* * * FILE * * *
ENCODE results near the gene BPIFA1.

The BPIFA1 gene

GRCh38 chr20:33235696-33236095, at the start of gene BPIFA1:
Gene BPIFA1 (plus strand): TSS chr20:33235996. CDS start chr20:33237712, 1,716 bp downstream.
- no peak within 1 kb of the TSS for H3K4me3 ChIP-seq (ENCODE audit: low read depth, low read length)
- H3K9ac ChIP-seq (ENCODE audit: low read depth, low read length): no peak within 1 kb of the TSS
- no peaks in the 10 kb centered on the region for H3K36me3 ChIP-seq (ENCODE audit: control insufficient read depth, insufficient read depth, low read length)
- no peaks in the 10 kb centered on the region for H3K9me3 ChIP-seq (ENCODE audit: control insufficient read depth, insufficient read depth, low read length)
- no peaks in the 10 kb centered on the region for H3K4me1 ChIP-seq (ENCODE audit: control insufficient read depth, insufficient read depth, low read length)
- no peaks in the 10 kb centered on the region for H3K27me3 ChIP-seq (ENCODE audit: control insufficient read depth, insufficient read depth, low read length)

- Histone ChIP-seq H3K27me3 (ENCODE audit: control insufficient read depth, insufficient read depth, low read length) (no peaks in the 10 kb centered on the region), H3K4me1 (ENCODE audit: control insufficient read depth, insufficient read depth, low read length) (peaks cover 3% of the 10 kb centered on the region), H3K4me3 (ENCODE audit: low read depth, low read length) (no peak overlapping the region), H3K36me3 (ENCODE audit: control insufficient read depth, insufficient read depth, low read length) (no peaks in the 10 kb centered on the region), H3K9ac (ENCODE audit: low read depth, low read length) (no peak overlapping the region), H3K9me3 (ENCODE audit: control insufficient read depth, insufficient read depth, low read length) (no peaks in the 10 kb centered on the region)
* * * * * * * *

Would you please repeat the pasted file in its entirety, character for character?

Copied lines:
ENCODE results near the gene BPIFA1.

The BPIFA1 gene

GRCh38 chr20:33235696-33236095, at the start of gene BPIFA1:
Gene BPIFA1 (plus strand): TSS chr20:33235996. CDS start chr20:33237712, 1,716 bp downstream.
- no peak within 1 kb of the TSS for H3K4me3 ChIP-seq (ENCODE audit: low read depth, low read length)
- H3K9ac ChIP-seq (ENCODE audit: low read depth, low read length): no peak within 1 kb of the TSS
- no peaks in the 10 kb centered on the region for H3K36me3 ChIP-seq (ENCODE audit: control insufficient read depth, insufficient read depth, low read length)
- no peaks in the 10 kb centered on the region for H3K9me3 ChIP-seq (ENCODE audit: control insufficient read depth, insufficient read depth, low read length)
- no peaks in the 10 kb centered on the region for H3K4me1 ChIP-seq (ENCODE audit: control insufficient read depth, insufficient read depth, low read length)
- no peaks in the 10 kb centered on the region for H3K27me3 ChIP-seq (ENCODE audit: control insufficient read depth, insufficient read depth, low read length)

- Histone ChIP-seq H3K27me3 (ENCODE audit: control insufficient read depth, insufficient read depth, low read length) (no peaks in the 10 kb centered on the region), H3K4me1 (ENCODE audit: control insufficient read depth, insufficient read depth, low read length) (peaks cover 3% of the 10 kb centered on the region), H3K4me3 (ENCODE audit: low read depth, low read length) (no peak overlapping the region), H3K36me3 (ENCODE audit: control insufficient read depth, insufficient read depth, low read length) (no peaks in the 10 kb centered on the region), H3K9ac (ENCODE audit: low read depth, low read length) (no peak overlapping the region), H3K9me3 (ENCODE audit: control insufficient read depth, insufficient read depth, low read length) (no peaks in the 10 kb centered on the region)